The debate over teacher pay reached new heights in Arizona when the Legislature passed a 2.12 percent teacher pay increase over two years on top of all of the other funding put into schools in 2017. This pay raise was outside the norm and is not how schools are funded in Arizona. It created cumbersome language to ensure that the dollars went to the intended recipient. Not only was this just bad policy because the state doesn’t fund teachers (it funds students), but also because it reinforced this idea that state lawmakers dictate what teachers’ salaries are.

What is far too often left out of the conversation are locally elected school district governing boards. These independently elected governing boards wield considerable power in their positions by creating policies, crafting school district budgets and setting teacher pay. Collectively, these school district governing boards allocated over $8.7 billion during the 2017 school year. Because of this local management of dollars, the Classroom Spending Report produced by the Auditor General becomes increasingly informative. The Auditor General puts school districts into operational efficiency peer groups by the size, type, and geographic location of school districts.

According to the 2017 report, Tempe Elementary School District (TESD) and Alhambra Elementary School District (AESD) were in the same operational peer group. Both served a similar number of students, and they are elementary districts in urban areas. However, when you look at teacher pay and revenues generated per student, it becomes clear how local decisions can have a huge impact on teacher pay. TESD received, on average, 25 percent more per pupil than AESD but paid its teachers almost 30 percent less, on average.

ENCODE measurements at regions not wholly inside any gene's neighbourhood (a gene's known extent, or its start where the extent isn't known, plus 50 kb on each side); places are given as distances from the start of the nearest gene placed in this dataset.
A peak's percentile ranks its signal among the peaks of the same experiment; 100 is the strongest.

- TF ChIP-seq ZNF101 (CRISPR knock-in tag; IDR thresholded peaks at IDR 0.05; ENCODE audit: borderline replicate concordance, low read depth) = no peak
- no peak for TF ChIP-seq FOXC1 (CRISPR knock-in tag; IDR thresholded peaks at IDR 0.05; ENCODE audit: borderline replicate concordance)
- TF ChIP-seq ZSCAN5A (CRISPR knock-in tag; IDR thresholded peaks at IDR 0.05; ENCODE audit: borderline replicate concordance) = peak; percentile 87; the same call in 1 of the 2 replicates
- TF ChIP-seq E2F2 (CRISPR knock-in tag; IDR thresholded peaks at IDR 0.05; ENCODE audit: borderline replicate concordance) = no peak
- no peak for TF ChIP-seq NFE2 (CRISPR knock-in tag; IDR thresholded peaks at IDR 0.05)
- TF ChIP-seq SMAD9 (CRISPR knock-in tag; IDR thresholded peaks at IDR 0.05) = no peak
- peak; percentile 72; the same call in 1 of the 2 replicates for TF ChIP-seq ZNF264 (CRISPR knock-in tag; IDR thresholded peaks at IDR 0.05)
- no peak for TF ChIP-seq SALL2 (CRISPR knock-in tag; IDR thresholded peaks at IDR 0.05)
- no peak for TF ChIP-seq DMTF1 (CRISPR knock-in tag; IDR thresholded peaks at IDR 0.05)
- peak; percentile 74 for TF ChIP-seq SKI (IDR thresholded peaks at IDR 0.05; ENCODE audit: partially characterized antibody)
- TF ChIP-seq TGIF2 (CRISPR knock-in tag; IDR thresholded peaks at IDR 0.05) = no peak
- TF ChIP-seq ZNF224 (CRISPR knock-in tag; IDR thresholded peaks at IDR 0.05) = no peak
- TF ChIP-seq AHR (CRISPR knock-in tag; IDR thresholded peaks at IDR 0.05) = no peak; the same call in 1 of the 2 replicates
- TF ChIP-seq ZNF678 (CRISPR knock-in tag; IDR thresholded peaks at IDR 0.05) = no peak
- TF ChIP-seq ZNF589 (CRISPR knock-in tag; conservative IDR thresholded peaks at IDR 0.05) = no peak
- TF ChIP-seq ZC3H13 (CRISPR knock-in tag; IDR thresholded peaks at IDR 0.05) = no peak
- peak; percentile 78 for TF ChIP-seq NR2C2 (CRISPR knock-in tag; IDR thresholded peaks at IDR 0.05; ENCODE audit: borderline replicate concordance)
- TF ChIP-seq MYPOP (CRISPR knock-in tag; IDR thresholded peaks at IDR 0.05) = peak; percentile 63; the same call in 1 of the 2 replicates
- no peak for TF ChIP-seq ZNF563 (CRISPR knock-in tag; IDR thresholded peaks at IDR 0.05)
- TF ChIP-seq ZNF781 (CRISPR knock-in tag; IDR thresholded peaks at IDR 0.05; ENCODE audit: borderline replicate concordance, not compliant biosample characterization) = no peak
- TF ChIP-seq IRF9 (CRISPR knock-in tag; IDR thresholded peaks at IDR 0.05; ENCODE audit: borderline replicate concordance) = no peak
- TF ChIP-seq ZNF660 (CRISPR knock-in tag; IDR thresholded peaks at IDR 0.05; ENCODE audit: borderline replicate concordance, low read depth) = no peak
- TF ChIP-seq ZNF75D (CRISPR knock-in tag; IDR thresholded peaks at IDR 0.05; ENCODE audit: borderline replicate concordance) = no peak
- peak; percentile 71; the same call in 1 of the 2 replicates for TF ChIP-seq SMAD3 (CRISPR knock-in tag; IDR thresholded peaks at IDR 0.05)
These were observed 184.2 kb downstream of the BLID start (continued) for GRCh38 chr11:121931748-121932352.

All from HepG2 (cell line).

TESD AESD
Students 11,049 12,524
Schools 21 14
Per Pupil $11,512 $8,562
Teacher Ratio 15.1 20.6
Avg. Years 9.3 10.4
Teacher Pay $40,899 $58,362

This isn’t the only example. Paradise Valley Unified School District (PVUSD) has been the subject of much media attention. In fact, one of the teachers within the school district posted her pay stub on social media. Her annual salary: $35,490. How could a teacher with nearly 10 years of experience and a school district that receives $10,501 per pupil be paid so little? It becomes even harder to comprehend when compared to Gilbert Unified School District (GUSD). Again, the Auditor General put these two school districts in the same operational peer group. GUSD received 16.9 percent less per pupil than PVUSD, but it was able to pay its teachers 5.5 percent more.

PVUSD GUSD
Students 30,741 33,808
Schools 44 40
Per Pupil $10,501 $8,720
Teacher Ratio 17.4 17.8
Avg. Years 12.7 11.9
Teacher Pay $48,299 $51,125

And just to make the point abundantly clear, Balsz Elementary School District (Balsz) and Tolleson Elementary School District (Tolleson) show a similar trend. Tolleson receives 24.5 percent less than Balsz per pupil, but it is able to pay its teachers, on average, 13 percent more.

Balsz Tolleson
Students 2,315 2,980
Schools 5 4
Per Pupil $11,998 $9,049
Teacher Ratio 17.7 19.6
Avg. Years 8.9 9.6
Teacher Pay $44,954 $51,705